Fuel efficiency drive hits the US

IT’S been a long time coming, but US truck operators have been infected with the same insatiable drive for fuel efficiency that has possessed the Europeans for a decade or two.

And it’s not just a matter of Euro 5 or 6 compliant fuel squeezing engines.

Aerodynamics, component weight, chassis technology, low rolling resistance tyres and driver education are all crowding the to-do lists of owners and fleet managers.

I met Jorgan Peterson, regional manager of the Mountain West region for Rush Enterprises, a giant listed dealer group that sells most truck brands across the US.

Jorgan steers the Rush organisation in Utah, Idaho, Oregon and Ontario and has a keen eye for the trends that are surfacing across the industry.

He also had a ringside seat as the Navistar group kicked a series of own goals over engine technology and emissions regulation for International trucks, leaving customers stunned, dealer volume slashed and the brand damaged.

He sees another couple of years before the network recovers its full potential, but was quick to point out that the major changes made to technology and engine choice availability are doing the job and enabling International to regain its market share.

The CAT CT series trucks we see here in Australia are clones of International’s ProStar model.

I drove the latest ProStar+ for a short run westwards along Interstate 80 and was super impressed with the comfort and handling.

The new MaxxForce 13-litre engine is without doubt the quietest diesel I’ve driven in a prime mover.

I had to feather the throttle and listen hard for any sign of the characteristic diesel clatter.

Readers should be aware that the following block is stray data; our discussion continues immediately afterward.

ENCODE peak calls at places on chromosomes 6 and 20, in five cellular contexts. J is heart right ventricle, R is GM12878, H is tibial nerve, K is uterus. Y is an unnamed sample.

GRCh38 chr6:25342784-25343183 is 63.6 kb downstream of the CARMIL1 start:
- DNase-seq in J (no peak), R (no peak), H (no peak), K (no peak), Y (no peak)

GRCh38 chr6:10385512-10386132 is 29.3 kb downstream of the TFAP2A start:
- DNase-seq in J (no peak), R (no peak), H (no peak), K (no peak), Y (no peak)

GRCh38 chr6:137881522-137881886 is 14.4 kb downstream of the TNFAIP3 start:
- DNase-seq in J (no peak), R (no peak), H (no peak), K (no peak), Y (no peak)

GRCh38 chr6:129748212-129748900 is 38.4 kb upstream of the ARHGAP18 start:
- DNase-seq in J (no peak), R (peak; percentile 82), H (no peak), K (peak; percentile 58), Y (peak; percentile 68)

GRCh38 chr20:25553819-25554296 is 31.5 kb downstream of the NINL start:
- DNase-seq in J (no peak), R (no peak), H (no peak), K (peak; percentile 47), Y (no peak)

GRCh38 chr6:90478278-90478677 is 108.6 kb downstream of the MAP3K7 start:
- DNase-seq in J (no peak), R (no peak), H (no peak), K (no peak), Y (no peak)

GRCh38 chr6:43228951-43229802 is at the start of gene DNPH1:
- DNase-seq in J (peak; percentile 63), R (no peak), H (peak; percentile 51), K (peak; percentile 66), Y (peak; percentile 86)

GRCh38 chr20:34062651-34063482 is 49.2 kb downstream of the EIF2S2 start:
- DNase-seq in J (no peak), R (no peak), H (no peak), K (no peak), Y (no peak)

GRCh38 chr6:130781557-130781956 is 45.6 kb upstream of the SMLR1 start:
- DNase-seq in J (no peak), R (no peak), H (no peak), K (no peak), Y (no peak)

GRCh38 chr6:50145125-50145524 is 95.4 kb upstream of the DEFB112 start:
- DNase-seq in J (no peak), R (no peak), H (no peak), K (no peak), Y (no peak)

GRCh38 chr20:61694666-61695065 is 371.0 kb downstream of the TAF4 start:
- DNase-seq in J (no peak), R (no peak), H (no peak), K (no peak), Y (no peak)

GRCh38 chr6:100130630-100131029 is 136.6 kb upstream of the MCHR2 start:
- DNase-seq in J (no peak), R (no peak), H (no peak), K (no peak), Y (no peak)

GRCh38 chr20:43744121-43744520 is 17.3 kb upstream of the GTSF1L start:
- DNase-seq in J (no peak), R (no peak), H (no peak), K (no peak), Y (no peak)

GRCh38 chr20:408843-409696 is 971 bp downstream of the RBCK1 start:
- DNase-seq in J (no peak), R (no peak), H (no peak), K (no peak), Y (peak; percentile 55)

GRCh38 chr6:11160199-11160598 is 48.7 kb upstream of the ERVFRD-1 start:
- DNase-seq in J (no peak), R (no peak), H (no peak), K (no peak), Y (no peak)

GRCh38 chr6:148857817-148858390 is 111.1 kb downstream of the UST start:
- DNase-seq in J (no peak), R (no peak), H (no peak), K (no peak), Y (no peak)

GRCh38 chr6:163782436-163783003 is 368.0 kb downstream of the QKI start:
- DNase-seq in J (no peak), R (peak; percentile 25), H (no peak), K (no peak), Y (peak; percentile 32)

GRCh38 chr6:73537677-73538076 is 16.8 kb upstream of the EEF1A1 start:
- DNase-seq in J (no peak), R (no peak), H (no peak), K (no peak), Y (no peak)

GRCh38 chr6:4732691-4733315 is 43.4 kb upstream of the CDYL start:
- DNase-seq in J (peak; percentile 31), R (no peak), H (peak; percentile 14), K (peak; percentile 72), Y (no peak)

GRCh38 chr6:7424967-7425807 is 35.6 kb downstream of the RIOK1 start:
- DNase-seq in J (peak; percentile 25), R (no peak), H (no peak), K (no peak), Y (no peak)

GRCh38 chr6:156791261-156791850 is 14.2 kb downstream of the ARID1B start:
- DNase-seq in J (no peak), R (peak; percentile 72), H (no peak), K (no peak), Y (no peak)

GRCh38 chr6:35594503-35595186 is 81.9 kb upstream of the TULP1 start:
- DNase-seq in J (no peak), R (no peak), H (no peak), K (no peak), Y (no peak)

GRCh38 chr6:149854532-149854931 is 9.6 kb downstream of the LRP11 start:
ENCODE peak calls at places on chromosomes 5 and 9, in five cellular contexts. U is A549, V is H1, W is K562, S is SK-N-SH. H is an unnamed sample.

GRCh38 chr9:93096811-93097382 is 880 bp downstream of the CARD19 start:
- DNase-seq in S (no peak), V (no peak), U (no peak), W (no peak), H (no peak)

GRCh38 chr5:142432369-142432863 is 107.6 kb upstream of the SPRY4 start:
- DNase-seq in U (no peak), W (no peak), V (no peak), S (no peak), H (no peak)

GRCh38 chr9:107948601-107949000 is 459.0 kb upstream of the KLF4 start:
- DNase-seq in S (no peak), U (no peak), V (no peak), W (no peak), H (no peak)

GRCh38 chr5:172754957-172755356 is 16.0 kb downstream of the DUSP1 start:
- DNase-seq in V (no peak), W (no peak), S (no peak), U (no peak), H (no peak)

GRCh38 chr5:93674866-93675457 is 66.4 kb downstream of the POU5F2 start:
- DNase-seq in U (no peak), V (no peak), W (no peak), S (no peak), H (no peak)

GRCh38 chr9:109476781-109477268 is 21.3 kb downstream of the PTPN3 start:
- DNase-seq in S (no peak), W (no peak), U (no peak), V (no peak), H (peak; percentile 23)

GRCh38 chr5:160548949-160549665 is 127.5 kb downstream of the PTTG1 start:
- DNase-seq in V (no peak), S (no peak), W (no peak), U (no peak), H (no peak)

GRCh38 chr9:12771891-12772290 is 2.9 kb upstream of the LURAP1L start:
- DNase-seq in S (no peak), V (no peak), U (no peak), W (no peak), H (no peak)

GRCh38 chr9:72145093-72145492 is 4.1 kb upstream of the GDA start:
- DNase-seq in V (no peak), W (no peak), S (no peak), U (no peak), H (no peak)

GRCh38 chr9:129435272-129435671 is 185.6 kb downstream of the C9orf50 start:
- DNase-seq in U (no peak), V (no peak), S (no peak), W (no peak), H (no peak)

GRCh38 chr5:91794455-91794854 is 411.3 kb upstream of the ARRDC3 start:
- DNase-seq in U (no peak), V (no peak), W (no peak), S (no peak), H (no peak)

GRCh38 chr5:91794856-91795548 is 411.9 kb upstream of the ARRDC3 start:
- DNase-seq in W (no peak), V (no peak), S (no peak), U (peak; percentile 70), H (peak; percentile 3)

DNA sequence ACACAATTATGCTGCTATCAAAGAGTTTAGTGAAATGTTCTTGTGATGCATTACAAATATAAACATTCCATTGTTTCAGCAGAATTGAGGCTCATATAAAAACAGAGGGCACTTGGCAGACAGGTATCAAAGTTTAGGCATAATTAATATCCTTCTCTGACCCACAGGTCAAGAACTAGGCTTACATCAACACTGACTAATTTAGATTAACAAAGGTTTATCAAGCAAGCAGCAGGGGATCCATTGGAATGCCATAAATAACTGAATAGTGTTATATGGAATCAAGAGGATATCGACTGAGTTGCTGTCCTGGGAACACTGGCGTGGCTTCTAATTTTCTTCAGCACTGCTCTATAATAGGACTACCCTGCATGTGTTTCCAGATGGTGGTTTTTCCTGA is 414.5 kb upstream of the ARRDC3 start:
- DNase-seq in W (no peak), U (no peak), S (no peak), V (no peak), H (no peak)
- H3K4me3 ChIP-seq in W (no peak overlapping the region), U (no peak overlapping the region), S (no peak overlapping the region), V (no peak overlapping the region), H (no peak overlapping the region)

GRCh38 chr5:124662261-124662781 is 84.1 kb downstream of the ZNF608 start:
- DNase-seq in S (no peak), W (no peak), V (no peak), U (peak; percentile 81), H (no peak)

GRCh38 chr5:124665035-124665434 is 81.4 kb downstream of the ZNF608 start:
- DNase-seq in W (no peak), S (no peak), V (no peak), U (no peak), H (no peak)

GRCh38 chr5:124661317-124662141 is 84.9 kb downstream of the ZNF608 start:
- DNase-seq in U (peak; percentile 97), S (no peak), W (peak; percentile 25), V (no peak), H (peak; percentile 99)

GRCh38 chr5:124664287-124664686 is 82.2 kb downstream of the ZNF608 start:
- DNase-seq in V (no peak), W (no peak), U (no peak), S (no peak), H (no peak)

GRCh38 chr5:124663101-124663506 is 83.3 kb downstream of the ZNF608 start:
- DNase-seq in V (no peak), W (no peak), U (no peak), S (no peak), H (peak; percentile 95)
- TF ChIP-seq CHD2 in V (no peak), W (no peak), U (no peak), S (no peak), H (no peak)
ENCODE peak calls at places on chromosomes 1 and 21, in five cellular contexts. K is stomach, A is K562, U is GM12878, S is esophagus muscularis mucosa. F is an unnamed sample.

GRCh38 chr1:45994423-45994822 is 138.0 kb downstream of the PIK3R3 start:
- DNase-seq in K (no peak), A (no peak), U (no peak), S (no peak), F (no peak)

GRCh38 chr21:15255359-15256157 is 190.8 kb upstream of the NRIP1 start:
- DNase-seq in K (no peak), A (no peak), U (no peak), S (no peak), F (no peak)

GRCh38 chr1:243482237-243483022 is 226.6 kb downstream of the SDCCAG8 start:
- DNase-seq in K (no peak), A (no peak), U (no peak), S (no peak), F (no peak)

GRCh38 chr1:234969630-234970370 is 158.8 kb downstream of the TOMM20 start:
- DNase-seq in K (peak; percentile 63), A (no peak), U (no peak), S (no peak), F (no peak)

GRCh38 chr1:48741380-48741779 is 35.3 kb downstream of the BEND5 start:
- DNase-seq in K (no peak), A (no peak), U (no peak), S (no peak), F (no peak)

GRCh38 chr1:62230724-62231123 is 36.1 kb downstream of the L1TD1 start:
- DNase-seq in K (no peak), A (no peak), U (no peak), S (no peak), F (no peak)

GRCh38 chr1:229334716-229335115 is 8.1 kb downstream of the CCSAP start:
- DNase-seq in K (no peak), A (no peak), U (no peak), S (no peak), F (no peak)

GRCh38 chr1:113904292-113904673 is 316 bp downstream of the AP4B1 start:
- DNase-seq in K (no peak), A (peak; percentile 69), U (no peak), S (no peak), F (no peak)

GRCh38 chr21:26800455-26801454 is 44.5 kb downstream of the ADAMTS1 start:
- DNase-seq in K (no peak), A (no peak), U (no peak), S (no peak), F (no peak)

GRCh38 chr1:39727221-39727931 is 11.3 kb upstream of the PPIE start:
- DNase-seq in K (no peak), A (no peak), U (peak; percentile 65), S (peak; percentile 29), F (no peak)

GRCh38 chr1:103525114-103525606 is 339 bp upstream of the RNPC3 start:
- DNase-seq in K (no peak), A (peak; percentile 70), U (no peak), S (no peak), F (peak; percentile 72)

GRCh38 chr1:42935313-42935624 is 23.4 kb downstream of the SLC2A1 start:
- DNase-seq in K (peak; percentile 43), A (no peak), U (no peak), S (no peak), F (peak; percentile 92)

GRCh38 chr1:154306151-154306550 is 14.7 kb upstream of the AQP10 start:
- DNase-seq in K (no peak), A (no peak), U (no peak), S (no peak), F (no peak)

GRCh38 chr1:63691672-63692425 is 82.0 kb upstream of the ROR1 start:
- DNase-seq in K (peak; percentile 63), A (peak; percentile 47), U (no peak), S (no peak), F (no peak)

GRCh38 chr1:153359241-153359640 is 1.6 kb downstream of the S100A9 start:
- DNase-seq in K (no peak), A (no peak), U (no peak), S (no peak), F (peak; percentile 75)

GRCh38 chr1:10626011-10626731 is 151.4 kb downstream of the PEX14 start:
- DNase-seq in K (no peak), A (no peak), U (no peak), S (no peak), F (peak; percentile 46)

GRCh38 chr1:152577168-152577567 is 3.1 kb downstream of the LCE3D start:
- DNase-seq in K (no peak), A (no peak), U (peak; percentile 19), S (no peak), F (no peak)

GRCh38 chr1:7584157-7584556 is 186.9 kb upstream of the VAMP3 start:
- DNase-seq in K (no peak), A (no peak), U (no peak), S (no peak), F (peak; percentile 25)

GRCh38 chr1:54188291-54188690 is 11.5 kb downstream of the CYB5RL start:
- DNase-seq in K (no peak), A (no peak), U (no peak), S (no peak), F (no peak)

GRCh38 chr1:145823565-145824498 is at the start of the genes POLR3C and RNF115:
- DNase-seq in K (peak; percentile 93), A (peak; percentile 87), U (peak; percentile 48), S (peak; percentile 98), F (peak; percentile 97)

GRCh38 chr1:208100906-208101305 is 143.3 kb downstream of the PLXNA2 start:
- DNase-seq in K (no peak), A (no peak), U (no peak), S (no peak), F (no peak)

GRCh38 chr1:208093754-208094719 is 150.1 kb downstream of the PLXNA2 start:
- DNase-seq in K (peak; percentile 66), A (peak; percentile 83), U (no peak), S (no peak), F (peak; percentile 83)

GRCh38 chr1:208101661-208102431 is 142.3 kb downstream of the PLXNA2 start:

It produces 475hp and 2305Nm of torque and in this model has Eaton’s 10-speed manual as the standard gearbox.

Navistar has now made Cummins engines available across the range, enabling the dealers to offer power up to 600hp for their Class 8 (heavy-duty) truck range.

After I figured out how to flick across the gate and range change with my right hand, the ProStar+ was a breeze, and I could see myself doing big miles across the US with little difficulty.

The truck had the 73-inch Skyrise sleeper with bunk beds and as much room as a small motel room. Oh, the joys of more liberal length regulations.

I commented on the soft feel of the front end, expecting Jorgen to tell me about the front airbags, but instead he noted that this model had steel front suspension.

The rate may be softer than the Australian CATs, but when combined with hefty steering assistance it made the ProStar very responsive and easy to steer.

CATs have always impressed me as the most precise steerers on the highway – I can see why.

The US truck industry faces many of the same problems we have here.
Driver availability is tight, with many big fleets having trucks laid up as a result.

Many larger fleets run their own driver training schools, with subsidised training linked to an indentured period of service.

Telematics is gaining acceptance, with a wide range of after-market products available to the brands that don’t provide it as standard fit.

The Cummins-developed emissions system is the simplest on the market and I think CAT can expect strong market support from its new 13-litre offering.

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